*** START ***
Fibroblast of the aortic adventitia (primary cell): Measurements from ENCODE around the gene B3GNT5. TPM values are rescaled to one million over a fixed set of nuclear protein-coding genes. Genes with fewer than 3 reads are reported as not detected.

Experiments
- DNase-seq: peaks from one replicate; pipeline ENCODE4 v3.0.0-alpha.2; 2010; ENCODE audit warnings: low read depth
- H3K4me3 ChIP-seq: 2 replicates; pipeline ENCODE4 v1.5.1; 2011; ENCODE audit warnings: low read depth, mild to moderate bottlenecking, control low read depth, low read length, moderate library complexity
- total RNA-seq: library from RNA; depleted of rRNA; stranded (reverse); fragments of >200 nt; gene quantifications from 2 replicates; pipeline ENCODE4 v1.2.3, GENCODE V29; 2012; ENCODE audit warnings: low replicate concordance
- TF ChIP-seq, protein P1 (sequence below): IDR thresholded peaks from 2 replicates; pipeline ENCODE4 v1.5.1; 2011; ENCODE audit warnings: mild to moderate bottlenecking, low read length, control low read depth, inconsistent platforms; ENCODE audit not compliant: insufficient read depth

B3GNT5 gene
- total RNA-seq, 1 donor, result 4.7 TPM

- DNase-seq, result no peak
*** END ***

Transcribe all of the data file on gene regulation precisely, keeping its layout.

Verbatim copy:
Fibroblast of the aortic adventitia (primary cell): Measurements from ENCODE around the gene B3GNT5. TPM values are rescaled to one million over a fixed set of nuclear protein-coding genes. Genes with fewer than 3 reads are reported as not detected.

Experiments
- DNase-seq: peaks from one replicate; pipeline ENCODE4 v3.0.0-alpha.2; 2010; ENCODE audit warnings: low read depth
- H3K4me3 ChIP-seq: 2 replicates; pipeline ENCODE4 v1.5.1; 2011; ENCODE audit warnings: low read depth, mild to moderate bottlenecking, control low read depth, low read length, moderate library complexity
- total RNA-seq: library from RNA; depleted of rRNA; stranded (reverse); fragments of >200 nt; gene quantifications from 2 replicates; pipeline ENCODE4 v1.2.3, GENCODE V29; 2012; ENCODE audit warnings: low replicate concordance
- TF ChIP-seq, protein P1 (sequence below): IDR thresholded peaks from 2 replicates; pipeline ENCODE4 v1.5.1; 2011; ENCODE audit warnings: mild to moderate bottlenecking, low read length, control low read depth, inconsistent platforms; ENCODE audit not compliant: insufficient read depth

B3GNT5 gene
- total RNA-seq, 1 donor, result 4.7 TPM

- DNase-seq, result no peak